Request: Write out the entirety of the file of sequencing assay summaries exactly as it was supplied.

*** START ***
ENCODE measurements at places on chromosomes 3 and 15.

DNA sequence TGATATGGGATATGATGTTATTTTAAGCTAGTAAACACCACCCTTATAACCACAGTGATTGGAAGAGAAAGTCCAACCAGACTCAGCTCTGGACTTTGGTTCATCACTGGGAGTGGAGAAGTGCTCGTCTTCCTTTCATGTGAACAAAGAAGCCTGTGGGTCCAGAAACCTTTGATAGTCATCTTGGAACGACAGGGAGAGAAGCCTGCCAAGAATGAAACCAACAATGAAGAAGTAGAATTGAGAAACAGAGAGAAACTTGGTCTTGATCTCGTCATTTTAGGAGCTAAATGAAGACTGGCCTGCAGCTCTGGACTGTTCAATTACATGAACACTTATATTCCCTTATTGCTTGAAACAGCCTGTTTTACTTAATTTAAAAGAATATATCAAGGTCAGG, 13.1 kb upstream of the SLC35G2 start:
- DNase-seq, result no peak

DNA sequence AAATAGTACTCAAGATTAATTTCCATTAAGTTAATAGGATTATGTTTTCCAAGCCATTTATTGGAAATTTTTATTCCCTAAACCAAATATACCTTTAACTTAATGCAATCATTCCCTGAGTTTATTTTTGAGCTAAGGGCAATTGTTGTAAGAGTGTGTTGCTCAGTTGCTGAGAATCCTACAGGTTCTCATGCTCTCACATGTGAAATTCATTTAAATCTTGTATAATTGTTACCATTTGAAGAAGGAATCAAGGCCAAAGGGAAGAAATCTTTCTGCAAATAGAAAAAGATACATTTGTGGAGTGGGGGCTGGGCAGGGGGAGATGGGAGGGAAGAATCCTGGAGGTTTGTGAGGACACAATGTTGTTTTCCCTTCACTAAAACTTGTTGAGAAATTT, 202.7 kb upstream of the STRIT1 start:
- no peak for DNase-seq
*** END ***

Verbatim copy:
ENCODE measurements at places on chromosomes 3 and 15.

DNA sequence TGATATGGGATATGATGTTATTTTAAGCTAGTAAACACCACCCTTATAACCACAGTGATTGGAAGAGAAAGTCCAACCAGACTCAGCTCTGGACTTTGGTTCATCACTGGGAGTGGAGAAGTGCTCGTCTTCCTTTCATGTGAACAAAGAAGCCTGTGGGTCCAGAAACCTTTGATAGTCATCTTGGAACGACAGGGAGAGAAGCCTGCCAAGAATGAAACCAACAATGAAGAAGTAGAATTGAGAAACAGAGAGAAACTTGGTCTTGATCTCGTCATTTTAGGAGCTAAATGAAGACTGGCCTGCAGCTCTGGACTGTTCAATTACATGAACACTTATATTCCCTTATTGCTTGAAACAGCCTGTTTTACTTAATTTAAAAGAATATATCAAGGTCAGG, 13.1 kb upstream of the SLC35G2 start:
- DNase-seq, result no peak

DNA sequence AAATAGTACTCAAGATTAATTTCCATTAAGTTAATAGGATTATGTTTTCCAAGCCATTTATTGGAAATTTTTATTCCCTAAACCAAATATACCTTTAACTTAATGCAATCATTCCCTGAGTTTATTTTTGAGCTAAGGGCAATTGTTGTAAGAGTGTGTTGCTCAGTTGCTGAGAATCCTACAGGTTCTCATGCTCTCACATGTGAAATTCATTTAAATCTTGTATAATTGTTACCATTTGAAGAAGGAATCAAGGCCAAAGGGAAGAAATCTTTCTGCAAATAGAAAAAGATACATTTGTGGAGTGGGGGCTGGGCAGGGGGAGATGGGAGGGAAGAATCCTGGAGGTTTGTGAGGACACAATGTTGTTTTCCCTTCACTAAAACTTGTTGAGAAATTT, 202.7 kb upstream of the STRIT1 start:
- no peak for DNase-seq